Like all other human productions of the kind, the Hebrew text of the Bible was in characters which could serve as sound signs for syllabic utterance, or for this purpose what are called letters. Now in the first place, these original character signs were also pictures, each one of them; and these pictures of themselves stood for ideas which could be communicated, —much like the original Chinese letters. Gustav Seyffarth shows that the Egyptian hieroglyphics numbered over six hundred picture characters, which embraced the modified use, syllabically, of the original number of letters of the Hebrew alphabet. The characters of the Hebrew text of the Sacred Scroll were divided into classes, in which the characters of each class were interchangeable; whereby one form might be exchanged for another to carry a modified signification, both by letter, and picture and number. Seyffarth shows the modified form of the very ancient Hebrew alphabet in the old Coptic by this law of inter change of characters. This law of permitted interchange of letters is to be found quite fully set forth in the Hebrew dictionaries, such as Fuerst’s and others. Though recognized and largely set forth it is very perplexing and hard to understand, because we have lost the specific use and power of such interchange. In the second place, these characters stood for numbers —to be used for numbers as we use specific number signs,—though, also, there is very much to prove that the old Hebrews were in possession of the so-called Arabic numerals, as we have them, from the straight line I to the zero character, together making 1+ 9 =10. The order of these number letters run from 1 to 9, then 10 to 90, then 100 and upward. In the third place, it is said, and it seems to be proven, that these characters stood for musical notes; so that for instance, the arrangement of the letters in the first chapter of Genesis, can be rendered musically, or by song. Another law of the Hebrew characters was that only the consonantal signs were characterized, — the vowels were not characterized, but were supplied. If one will try it he will find that a consonant of itself cannot be made vocal without the help of a vowel; therefore it was said that the consonants made the frame work of a word, but to give it life or utterance into the air, so as to impart the thought of the mind, and the feeling of the heart, the vowels had to be supplied.
Thus the dead word of consonants became quickened into life by the breathing in of the Holy Spirit, or the vowels.
This being said then
First: The Holy or Sacred Text was written in consonants only, without any voweling, or signs of vowels.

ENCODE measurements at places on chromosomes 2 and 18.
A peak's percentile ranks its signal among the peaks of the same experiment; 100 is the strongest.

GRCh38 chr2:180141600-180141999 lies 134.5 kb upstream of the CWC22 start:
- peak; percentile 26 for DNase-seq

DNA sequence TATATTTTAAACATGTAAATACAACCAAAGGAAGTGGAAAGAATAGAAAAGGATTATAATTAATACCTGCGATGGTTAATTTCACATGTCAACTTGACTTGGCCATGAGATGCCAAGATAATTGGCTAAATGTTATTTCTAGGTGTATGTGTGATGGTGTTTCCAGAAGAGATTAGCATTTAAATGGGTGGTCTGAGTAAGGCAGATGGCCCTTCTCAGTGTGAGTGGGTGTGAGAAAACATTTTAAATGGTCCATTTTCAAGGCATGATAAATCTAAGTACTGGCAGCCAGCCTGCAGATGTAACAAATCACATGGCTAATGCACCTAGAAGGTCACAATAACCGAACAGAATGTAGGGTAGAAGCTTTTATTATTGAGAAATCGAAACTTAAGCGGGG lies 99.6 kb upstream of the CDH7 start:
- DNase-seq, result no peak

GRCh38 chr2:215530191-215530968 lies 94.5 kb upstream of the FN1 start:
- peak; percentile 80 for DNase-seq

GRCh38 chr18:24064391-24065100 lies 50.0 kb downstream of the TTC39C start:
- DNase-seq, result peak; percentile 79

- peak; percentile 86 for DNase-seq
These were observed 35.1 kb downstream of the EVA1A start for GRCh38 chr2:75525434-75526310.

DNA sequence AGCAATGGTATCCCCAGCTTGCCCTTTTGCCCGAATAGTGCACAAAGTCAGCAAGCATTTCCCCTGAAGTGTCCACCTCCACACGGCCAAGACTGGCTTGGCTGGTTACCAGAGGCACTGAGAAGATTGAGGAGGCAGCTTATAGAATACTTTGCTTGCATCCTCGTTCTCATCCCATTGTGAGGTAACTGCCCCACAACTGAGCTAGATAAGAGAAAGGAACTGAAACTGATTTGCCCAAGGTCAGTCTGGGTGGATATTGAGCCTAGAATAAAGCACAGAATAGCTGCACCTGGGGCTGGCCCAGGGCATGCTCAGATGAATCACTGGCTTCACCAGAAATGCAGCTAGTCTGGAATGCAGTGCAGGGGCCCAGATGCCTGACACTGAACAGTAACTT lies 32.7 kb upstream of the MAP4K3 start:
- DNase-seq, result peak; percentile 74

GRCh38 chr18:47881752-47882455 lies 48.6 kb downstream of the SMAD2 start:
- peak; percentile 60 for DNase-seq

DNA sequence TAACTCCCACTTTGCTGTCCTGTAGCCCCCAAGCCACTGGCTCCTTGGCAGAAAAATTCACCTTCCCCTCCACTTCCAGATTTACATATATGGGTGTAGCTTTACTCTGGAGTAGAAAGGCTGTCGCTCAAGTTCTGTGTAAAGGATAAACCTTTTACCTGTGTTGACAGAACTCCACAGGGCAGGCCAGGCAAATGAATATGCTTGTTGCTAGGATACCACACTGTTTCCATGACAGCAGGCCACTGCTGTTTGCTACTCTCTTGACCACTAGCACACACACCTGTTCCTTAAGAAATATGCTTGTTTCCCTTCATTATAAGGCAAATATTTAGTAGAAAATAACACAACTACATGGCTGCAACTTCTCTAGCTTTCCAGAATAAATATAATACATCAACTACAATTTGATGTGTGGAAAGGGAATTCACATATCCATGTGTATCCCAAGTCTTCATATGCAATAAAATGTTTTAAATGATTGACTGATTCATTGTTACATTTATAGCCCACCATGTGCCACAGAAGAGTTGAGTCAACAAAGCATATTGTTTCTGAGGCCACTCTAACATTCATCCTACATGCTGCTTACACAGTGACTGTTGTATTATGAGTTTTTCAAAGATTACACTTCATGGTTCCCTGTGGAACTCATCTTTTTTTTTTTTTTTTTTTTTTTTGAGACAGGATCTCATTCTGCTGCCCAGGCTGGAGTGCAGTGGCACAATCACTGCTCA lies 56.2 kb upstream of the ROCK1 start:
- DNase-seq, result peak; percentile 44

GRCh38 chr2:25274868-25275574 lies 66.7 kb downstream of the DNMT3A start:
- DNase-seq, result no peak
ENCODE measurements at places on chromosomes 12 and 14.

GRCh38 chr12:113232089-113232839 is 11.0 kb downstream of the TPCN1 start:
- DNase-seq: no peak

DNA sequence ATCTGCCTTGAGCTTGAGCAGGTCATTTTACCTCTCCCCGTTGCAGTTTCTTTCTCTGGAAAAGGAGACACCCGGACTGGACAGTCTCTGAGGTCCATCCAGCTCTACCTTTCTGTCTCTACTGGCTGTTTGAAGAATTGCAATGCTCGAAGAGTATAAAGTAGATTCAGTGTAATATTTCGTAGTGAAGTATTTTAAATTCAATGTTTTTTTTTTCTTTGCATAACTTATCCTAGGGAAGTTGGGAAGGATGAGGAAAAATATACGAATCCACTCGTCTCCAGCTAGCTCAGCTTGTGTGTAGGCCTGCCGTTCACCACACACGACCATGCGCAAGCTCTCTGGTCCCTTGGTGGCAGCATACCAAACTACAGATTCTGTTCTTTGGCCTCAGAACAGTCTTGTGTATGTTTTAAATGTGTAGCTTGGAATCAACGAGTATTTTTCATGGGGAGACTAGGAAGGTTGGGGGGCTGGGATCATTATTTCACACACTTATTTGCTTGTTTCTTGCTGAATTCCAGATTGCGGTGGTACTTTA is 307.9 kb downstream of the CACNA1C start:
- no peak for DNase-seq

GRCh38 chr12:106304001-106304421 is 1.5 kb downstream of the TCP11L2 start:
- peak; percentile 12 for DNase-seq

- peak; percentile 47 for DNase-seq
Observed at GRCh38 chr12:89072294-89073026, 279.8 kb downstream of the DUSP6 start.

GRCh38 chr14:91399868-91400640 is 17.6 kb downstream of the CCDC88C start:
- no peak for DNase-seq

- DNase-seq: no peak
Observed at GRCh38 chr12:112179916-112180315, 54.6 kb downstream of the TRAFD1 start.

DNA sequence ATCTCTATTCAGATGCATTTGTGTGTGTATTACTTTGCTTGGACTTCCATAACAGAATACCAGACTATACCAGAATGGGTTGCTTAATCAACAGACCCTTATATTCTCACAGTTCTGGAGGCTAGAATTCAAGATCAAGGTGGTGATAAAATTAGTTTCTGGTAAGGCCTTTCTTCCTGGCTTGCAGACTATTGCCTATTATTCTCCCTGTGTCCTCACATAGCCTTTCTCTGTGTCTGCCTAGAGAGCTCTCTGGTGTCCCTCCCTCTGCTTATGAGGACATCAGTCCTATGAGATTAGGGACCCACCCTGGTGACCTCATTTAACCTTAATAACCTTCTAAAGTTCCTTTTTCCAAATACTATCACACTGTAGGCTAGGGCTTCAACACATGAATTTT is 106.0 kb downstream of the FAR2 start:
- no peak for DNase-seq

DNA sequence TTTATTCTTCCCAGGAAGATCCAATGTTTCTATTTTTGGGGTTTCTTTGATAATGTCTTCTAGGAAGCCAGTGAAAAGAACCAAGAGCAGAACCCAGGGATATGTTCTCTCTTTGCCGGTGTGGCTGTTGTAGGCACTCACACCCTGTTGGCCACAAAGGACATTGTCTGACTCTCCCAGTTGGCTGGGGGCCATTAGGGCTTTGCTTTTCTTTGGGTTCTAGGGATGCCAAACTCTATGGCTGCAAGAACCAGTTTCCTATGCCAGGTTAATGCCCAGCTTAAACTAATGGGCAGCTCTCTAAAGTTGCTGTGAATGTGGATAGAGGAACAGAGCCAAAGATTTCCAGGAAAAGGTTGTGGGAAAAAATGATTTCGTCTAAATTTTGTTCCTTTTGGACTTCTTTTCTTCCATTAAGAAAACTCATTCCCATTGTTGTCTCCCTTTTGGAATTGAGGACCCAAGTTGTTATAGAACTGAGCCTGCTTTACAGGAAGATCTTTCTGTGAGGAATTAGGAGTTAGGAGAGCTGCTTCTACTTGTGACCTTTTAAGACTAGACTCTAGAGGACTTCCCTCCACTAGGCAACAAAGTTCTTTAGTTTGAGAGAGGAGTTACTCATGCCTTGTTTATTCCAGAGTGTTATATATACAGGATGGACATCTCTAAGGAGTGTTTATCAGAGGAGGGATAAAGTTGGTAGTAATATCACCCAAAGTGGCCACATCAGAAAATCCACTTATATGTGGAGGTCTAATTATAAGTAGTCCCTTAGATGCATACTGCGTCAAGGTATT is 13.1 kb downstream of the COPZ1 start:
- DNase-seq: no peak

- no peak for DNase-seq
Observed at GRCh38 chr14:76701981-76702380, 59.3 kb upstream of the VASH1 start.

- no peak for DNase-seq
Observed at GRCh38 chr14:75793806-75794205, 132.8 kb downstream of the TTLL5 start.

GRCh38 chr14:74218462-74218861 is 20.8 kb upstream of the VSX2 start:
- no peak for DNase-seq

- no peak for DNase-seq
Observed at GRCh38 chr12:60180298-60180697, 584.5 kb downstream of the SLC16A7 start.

Second: The letters were written one after the other at equal distances, without any separation whatever of distinct words, and without any punctuations whatever, such as commas, semi colons, colons or periods.
It will be seen at once that a various reading of the text might be had in many places, both by differing arrangements of letters, and by a differing supplying of vowels. A very important difference of reading may be instanced in the first line of Genesis. It is made to be read «B’rashith bara Elohim,» etc., «In the beginning God created the heavens and the earth»; wherein Elohim is a plural nominative to a verb in the third person singular. Nachminedes called attention to the fact that the text might suffer the reading, «B’rash ithbara Elohim,» etc. «In the head (source or beginning) created itself (or developed) Gods, the heavens and the earth,» —really a more grammatical rendering.
What the originally and intended right reading was who can tell? It may be surmised, however, that it was made to subserve a co-ordinating, symmetrical and harmonious working of the characters to unfold and develop their various uses;— as sound signs to frame a narrative, —as numbers to develop geometrical shapes and the numerical enunciations of their elements, comparisons and applications, —as pictures to show forth ideas in some accordance with the story told, and finally, —as musical sounds to give an appropriate song to embrace the whole. The whole compass was to embrace rational proofs, through operations in nature, of the existence of that Divine Contriving Willing Cause which we call God. But be this as it may there was no end of effort for thousands of years, by the best trained and most learned men of the Hebrews and Jews, to give and preserve what had to be decided upon by them as the right reading of the Sacred Text. This reading was certainly perfected as we have it, as early as the time of Ezra; and as to the various readings which offered, the present was perfected as the orthodox one, —or that one to be received by the profane vulgar.